Wednesday, December 4. 2013
Year after year I present my year-end lists as just that: long,
mind-numbing lists like I use every day to keep track of the current
2012, etc.). Other people's lists
generally have cover scans and brief write-ups, and it occurred to me
that I have all that. Why not just table it up? So that's what I've
done here, at least for the jazz half of my listening.
Normally, I would like to wait until later to get a handle on the
whole year -- like March or so -- but Francis Davis set an early
deadline for his Critics Poll, so that dictated the timing here.
The following is a rank-order list of all the jazz (in some cases
loosely defined) albums albums I graded A- (or better) this past
year, split between new music (including previously unreleased
archival items -- recording date provided) and reissued music (in
one form or another). I've also included a half-dozen records that
were released in 2012 but I didn't get to until this year -- mostly,
but not all, late 2012 releases.
[*] indicates that I reviewed this on the basis of an advance, often
a CDR copy (a good thing, I might add, for vinyl-only releases). [**]
identifies a record that I've only heard via download or through a
streaming service like Rhapsody.
||Billy Martin's Wicked Knee: Heels Over Head (Ambulet):
Drummer, best known as the middleman in Medeski, Martin &
Wood, has released a large pile of specialist albums but nothing
like this before. Here he's lined up a small brass band -- Steven
Bernstein (trumpet, slide trumpet), Curtis Fowlkes (trombone),
Marcus Rojas (tuba) -- and gone back to New Orleans, at least for
King Oliver's "Sugarfoot Stomp" although they get the same charge
jumping off a Frank London piece called "Chumba Zumba" and never
settle into anything obvious or derivative. Bernstein does most of
the arranging, and Rojas takes most of the leads. And check out
Shelley Hirsch's vocal about hobbling through an Occupy Wall Street
march as one of the "99%."
||Mostly Other People Do the Killing: Slippery Rock! (Hot Cup):
Pianoless quartet, where both horn players -- Peter Evans on trumpet and
Jon Irabagon on saxes -- have hot hands. Fourth studio album, breaking a
string of two classic album cover spoofs with what looks like teen boy
group splash, and evidently less history in the songlist (hurts that my
eyes can't hack the Leonard Featherweight liner notes, always a source
of high-minded obfuscation). That leaves me to draw my own far-fetched
analogies: this is slippery in the sense that it follows no discernible
time signature, rock in the sense that it is loud and frantic, and that
attitude prevails. All these years of waiting for jazz-rock fusion,
and what do we get? Fission!
||The Group: Live (1986, NoBusiness '12)
They came out of the New York loft scene, gigged around for a couple
years, and left nothing but this newly discovered masterpiece. The
booklet shows two quintet posters: their May 3 "world premier" with
Ahmed Abdullah (trumpet), Marion Brown (alto sax), Billy Bang (violin),
Sirone (bass), and Andrew Cyrille; and another from Sept. 12-13, with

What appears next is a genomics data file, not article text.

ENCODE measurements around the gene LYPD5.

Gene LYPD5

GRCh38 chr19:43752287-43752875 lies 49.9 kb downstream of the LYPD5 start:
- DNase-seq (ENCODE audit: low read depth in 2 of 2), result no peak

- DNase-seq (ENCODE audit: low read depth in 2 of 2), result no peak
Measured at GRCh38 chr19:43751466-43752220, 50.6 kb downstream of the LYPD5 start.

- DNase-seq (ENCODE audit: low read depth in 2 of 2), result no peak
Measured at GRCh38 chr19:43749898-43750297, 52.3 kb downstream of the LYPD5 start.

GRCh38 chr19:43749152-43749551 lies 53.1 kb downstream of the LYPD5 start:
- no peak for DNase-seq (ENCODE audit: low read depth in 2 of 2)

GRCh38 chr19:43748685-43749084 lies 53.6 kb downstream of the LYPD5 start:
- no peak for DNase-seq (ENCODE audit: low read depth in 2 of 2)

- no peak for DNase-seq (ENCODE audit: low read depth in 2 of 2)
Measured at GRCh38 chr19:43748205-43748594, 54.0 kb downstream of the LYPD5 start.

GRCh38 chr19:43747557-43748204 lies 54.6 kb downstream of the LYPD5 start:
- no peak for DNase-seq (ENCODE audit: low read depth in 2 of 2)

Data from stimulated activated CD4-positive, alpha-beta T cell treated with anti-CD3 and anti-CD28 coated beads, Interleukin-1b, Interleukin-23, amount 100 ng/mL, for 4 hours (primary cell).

Fred Hopkins on bass. Both bassists play on this Sept. 13 date, five
pieces with Mingus' "Goodbye Pork Pie Hat" and Brown's "La Piacita"
running 18 minutes each, and Miriam Makeba's "Amanpondo" at 25 minutes.
Bang manages to swing in any or no time; the horns mesh intuitively,
completing one another's thoughts; the bassists have different
strong suits, and Cyrille has rarely had better days.
||Barbara Morrison: A Sunday Kind of Love (Savant):
Singer got her start opposite Eddie "Cleanhead" Vinson in 1974,
toiled a couple decades in the Johnny Otis Show, has a dozen
records since 1995, but I can't imagine any holds a candle to
this one. The secret isn't a fine-but-who-are-they pianio trio --
Stuart Elster? Richard Simon? Lee Spath? -- so it must be Houston
Person, who is more than just featured here. But it's the singer
who hits one softball after another out of the park: "I'm Just a
Lucky So and So," "The Green Door," "A Sunday Kind of Love," "On
the Sunny Side of the Street," "Let's Stay Together" -- only "I
Cover the Waterfront" is out of her zone. Exquisite: the medley
of "Smile/Make Someone Happy." I dare anyone not to.
||Roswell Rudd: Trombone for Lovers (Sunnyside):
The "Joe Hill" suite at the end takes some getting used to, but
since when has organizing been easy? Everything else is just superb:
the opening "Ghost Riders in the Sky" with Steven Bernstein's slide
trumpet, Bob Dorough on "Here, There & Everywhere," Fay Victor
on "Trouble in Mind," Michael Doucet's violin on "Autumn Leaves"
and "Tennessee Waltz," familiar songs that seem perfect when they
pop up: "Baby, It's Cold Outside," "Struttin' With Some Barbecue,"
"Green Onions," "Unchained Melody," "September Song."
||Revolutionary Ensemble: Counterparts (2005, Mutable Music):
An important avant-jazz group during its original
1972-77 run, a trio of Leroy Jenkins (violin), Sirone (bass), and
Jerome Cooper (drums). They eventually regrouped and recorded the
marvelous And Now . . . (2004, Pi), but their second phase
was cut short by the deaths of Jenkins (2007) and Sirone (2009).
A 2008 release of a 2005 session offered a taste, but it's not
just nostalgia lifting this belated release of the group's last
||Peter Evans: Zebulon (More Is More):
Trumpet player, best known as one of the terrorists in Mostly Other
People Do the Killing, but has a handful of records on his own,
mostly more avant than the band's. Trio, with the ever-dependable
John Hébert on bass and Kassa Overall on drums. Trumpet stabs, zips,
kicks it up a notch, then another.